Also this week: igniting the ESA meeting, improving retention of female students in male-dominated fields, scientific aliases, 3D printed mouse penises, stupid things we refuse to link to, and more.
Note from Jeremy: This is a guest post from Greg Crowther.
Previously I have whined about the difficulties of getting a good, stable college teaching job. This whining is perhaps justified by the extremely low supply of these jobs relative to the demand. But since almost everyone, including me, likes happy endings, I now wish to present a happy ending. That’s right – I have received and accepted an offer for an ongoing full-time position. At the age of 44, I have finally climbed aboard the tenure track.
Note from Jeremy: this is a guest post from Greg Crowther. Greg has a Ph.D. in biology and has held several teaching and research positions at the University of Washington and other Seattle-area colleges. He’s currently working on a master’s in science education.
I’ve never been inordinately curious about the natural world. As a kid, I did not spend long hours using a telescope or a home chemistry set, nor did I catch frogs in marshes or learn to identify species of local flora. I got to high school, and then college, without any clear sense that I should become a scientist or that I would enjoy this particular vocation.
In my first four semesters of college, I took the usual variety of courses and grappled with their many fascinating questions. Why did the Vietnam War start? What do Buddhists really believe? How did E.M. Forster’s novel Howards End illustrate his directive of “Only connect”?
Though fascinating, these questions also seemed horribly intractable. One could cite evidence from a primary or secondary source to support one interpretation or another, but there didn’t seem to be any standard way of resolving disagreements besides deferring to the authority of the professor.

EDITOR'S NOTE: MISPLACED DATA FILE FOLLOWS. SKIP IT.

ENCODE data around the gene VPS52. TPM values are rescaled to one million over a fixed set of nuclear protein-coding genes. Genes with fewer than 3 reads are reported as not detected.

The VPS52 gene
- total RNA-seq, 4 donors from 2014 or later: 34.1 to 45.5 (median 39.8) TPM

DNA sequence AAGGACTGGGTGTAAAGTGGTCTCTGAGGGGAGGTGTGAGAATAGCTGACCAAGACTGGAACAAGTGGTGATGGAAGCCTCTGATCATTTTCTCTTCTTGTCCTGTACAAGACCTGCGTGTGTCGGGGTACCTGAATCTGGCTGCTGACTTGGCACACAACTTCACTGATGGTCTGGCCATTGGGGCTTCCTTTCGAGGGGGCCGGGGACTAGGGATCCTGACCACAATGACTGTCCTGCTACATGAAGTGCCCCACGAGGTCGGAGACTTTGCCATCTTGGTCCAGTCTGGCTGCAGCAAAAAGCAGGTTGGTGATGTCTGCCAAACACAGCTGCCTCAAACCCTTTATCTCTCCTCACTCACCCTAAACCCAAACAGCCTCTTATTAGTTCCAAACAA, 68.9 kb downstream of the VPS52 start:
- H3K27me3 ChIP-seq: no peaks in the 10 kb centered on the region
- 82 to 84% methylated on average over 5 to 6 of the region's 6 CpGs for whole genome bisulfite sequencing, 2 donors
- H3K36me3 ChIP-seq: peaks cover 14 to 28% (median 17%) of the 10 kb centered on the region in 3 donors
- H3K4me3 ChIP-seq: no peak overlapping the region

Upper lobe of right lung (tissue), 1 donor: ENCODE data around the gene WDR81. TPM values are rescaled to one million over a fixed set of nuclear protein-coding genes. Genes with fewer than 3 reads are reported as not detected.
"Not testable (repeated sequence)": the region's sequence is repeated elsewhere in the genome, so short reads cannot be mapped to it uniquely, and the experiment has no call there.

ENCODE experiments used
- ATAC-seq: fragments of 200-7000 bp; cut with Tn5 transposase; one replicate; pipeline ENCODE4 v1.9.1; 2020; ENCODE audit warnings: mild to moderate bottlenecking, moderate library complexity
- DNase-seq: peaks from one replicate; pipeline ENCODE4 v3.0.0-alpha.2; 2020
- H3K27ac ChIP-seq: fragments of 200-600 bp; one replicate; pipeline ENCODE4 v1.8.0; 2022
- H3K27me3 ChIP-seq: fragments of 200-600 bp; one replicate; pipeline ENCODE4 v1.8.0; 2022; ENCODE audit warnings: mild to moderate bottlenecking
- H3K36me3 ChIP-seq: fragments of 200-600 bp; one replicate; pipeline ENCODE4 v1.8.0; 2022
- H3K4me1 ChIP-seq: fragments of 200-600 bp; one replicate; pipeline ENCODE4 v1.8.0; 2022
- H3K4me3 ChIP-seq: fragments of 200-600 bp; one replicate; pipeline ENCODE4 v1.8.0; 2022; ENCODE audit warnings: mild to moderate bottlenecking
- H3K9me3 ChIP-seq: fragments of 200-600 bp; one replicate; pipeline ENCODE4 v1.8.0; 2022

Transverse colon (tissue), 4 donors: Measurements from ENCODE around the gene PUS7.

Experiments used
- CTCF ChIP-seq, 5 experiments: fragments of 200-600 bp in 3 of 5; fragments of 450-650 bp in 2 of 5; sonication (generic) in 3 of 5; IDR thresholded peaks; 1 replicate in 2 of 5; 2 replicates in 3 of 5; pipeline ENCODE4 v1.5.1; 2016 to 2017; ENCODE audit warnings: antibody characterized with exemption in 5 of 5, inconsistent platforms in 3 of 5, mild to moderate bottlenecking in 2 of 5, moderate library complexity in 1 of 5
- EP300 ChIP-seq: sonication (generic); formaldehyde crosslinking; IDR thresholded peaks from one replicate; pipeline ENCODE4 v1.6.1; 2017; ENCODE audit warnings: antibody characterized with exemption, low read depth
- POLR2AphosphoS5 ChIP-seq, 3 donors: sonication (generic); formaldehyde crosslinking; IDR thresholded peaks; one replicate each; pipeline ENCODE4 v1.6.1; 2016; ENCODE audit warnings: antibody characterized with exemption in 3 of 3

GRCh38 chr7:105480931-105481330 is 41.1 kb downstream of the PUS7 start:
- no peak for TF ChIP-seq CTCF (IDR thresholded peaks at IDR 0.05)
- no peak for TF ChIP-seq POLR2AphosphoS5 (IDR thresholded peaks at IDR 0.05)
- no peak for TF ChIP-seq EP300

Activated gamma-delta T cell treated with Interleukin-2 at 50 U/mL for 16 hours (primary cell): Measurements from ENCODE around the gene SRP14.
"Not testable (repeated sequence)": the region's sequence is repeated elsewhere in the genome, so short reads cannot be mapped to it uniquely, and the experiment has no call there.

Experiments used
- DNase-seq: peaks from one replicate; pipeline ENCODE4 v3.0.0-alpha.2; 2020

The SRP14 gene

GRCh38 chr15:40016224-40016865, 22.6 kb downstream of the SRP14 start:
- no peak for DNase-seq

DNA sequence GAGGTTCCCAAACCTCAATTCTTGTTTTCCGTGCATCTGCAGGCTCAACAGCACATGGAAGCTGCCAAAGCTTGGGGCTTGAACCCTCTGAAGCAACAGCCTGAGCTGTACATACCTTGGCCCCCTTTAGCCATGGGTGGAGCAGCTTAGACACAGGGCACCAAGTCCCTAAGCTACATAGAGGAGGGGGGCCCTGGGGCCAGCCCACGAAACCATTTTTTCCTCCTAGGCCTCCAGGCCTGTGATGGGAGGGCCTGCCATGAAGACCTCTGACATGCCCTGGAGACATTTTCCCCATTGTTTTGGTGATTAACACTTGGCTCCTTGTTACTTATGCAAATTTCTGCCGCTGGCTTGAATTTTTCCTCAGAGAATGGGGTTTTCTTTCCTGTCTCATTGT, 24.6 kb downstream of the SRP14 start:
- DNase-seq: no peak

Science was different, though. Professors presented the so-called “scientific method” as a fair, objective way of evaluating the strength of different possible explanations. Accrue some background knowledge via reading and observation; pose a hypothesis; design an experiment to test the hypothesis; determine whether the data collected are consistent with the predictions of the hypothesis; and discard, modify, or retain the hypothesis as appropriate.
It all sounded so orderly, so sensible, so feasible. Even if I did not have a great big hypothesis of my own, I could imagine taking someone else’s hypothesis out for a spin, say, using a species that hadn’t been studied yet. This “scientific method” seemed simple enough for novices like me to follow, yet powerful enough to reveal fundamental insights about the world. I was hooked – not on any particular molecule or technique or theory, but on the logical flow of the process itself. I’ve considered myself a scientist ever since, and I now present the scientific method (often called the process of science) to my own students – because it’s relevant to their futures (whether or not they become scientists), but under-taught and poorly understood – more or less as it was presented to me.
“But wait!” cry various smart, articulate people such as Terry McGlynn and Brian McGill. “That’s not how scientific research really works!” Indeed, UC-Berkeley has an entire website, How Science Works, devoted to debunking and revising what it calls the “simplified linear scientific method.”
Also this week: the scholarly literature as a mud moat, people named Neil vs. imposter syndrome, Joe Felsenstein was way ahead of you, compression algorithms vs. pop lyrics, induction vs. deduction vs. abduction, game theory vs. grade inflation, how to interview for a British PhD position, and MOAR.
Note from Jeremy: this is a guest post from Peter Adler.
Last week Brian wrote a series of idea-rich posts about doing science in a post-fact world. In his final post, he concluded that scientists need to “Act more like other interest groups at the decision making table… Now that we’re no longer being accorded a special seat, we should sharpen our elbows and advocate strongly.” Although I agree with much, even most, of Brian’s three posts, I come to the opposite conclusion. Here are two argument in defense of the honest broker position.
In an old post I talked about how the falsehood of our models often is a feature, not a bug. One of the many potential uses of false models is as a baseline. You compare the observed data to data predicted by a baseline model that incorporates some factors, processes, or effects known or thought to be important. Any differences imply that there’s something going on in the observed data that isn’t included in your baseline model.* You can then set out to explain those differences.